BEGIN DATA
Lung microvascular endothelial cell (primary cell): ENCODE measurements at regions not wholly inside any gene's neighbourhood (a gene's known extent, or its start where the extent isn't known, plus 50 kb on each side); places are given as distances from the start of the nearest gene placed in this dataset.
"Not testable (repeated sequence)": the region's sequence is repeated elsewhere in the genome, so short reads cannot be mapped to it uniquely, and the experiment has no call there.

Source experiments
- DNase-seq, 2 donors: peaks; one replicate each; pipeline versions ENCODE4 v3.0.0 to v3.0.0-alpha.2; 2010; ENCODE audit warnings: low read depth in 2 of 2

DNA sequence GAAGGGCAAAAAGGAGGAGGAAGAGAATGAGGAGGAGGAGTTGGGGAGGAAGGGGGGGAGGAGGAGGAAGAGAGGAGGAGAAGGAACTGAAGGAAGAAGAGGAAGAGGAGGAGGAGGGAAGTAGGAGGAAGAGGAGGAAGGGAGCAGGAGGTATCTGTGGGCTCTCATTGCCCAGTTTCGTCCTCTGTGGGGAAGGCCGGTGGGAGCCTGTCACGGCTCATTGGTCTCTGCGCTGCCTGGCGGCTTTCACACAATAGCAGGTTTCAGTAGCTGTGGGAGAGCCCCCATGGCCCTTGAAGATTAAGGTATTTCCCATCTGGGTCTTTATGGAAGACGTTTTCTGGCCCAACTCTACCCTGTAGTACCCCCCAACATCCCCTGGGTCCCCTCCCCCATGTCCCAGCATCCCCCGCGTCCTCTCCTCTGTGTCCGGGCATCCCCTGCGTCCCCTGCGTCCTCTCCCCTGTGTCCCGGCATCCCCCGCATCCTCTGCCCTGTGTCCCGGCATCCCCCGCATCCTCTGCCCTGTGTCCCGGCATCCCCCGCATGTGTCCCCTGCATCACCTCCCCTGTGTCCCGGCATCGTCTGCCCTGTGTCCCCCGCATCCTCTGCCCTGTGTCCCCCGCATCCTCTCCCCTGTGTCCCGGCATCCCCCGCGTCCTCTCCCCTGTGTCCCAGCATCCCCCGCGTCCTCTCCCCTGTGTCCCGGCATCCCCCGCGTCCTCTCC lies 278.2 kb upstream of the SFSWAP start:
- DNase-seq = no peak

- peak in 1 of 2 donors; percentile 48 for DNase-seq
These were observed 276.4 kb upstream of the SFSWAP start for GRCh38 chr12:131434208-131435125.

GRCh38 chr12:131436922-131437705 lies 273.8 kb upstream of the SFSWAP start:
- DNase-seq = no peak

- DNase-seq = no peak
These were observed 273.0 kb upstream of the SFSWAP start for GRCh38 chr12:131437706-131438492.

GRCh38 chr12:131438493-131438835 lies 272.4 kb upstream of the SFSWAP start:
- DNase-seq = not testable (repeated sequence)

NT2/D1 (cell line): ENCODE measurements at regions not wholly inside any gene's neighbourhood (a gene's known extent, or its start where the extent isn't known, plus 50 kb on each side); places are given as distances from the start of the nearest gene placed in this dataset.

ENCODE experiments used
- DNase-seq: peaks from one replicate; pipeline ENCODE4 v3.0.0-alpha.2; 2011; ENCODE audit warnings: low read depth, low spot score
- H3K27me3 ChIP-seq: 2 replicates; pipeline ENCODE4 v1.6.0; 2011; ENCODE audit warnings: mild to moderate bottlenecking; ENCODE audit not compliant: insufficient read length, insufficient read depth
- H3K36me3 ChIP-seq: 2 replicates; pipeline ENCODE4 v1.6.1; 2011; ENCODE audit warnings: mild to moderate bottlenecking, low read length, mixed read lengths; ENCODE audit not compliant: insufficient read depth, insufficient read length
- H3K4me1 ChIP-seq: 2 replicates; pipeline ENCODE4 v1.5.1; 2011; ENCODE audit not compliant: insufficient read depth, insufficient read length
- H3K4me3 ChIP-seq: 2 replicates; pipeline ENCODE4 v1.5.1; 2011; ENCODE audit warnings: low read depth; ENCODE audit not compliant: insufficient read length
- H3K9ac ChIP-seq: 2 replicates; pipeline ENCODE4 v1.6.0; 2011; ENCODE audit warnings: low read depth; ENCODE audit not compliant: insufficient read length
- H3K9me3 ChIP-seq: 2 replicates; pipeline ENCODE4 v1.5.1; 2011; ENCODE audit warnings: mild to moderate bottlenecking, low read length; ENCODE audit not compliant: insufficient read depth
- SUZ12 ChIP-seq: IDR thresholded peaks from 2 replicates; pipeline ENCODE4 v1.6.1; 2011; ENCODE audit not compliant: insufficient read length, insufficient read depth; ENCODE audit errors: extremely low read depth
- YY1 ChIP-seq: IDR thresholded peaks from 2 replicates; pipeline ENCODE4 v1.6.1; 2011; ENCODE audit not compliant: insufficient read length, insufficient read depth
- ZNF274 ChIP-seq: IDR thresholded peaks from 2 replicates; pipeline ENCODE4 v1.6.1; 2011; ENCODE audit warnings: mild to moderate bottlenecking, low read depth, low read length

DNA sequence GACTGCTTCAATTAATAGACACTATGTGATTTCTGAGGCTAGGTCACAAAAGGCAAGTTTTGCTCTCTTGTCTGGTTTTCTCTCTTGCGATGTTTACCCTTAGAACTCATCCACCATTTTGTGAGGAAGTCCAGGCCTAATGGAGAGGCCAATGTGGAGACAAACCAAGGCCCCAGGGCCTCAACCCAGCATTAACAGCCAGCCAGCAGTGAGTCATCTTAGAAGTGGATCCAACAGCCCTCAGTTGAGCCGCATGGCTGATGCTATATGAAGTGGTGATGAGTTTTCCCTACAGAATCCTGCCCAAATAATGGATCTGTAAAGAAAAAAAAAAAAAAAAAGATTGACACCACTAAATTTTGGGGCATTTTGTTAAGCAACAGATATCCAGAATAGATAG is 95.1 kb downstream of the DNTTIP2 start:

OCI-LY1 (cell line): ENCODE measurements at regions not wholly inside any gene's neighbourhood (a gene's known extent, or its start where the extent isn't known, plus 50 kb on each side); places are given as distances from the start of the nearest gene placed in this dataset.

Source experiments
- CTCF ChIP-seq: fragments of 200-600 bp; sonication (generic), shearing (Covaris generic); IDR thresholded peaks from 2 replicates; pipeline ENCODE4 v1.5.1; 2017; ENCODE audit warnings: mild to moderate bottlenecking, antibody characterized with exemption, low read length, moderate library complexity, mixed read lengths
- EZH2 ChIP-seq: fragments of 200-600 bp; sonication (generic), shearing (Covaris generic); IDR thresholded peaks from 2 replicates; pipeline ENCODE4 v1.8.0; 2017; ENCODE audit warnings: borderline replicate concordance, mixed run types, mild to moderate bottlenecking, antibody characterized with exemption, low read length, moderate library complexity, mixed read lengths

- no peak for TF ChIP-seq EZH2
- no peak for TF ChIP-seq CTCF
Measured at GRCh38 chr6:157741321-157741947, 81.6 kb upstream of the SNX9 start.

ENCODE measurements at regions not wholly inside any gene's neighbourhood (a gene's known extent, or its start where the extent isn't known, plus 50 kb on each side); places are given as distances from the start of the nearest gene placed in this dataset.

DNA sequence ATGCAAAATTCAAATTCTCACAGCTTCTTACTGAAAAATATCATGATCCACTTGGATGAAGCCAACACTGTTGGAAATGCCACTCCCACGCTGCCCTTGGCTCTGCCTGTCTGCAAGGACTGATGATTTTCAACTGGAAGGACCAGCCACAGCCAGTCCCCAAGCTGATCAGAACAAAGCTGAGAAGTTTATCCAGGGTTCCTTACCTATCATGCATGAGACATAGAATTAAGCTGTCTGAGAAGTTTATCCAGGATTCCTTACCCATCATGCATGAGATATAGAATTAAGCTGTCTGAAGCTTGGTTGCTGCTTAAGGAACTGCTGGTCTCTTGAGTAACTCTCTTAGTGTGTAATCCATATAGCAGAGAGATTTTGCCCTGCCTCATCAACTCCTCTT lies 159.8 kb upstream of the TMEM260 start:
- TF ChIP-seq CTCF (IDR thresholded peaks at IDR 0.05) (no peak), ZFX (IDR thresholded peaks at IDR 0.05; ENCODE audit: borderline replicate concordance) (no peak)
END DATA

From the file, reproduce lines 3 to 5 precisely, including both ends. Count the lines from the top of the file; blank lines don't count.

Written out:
Source experiments
- DNase-seq, 2 donors: peaks; one replicate each; pipeline versions ENCODE4 v3.0.0 to v3.0.0-alpha.2; 2010; ENCODE audit warnings: low read depth in 2 of 2

DNA sequence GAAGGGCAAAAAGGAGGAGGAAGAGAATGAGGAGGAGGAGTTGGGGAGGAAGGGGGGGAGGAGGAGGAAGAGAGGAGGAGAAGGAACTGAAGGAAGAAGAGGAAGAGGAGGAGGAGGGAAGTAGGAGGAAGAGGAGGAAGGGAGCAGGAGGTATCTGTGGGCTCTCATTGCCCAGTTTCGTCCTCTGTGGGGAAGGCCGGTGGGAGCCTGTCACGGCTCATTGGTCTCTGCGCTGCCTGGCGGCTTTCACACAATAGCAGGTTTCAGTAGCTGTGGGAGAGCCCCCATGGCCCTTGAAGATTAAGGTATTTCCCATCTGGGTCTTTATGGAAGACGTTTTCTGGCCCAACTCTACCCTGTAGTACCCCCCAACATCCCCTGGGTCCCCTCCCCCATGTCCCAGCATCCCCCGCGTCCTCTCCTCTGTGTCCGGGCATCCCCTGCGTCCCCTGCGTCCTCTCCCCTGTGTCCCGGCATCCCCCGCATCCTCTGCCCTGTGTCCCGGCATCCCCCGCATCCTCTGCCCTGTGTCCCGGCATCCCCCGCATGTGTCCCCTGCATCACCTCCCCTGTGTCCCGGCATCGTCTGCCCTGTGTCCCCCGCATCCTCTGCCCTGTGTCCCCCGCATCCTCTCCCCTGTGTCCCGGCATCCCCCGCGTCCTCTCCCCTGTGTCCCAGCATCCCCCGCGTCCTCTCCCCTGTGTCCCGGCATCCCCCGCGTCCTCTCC lies 278.2 kb upstream of the SFSWAP start: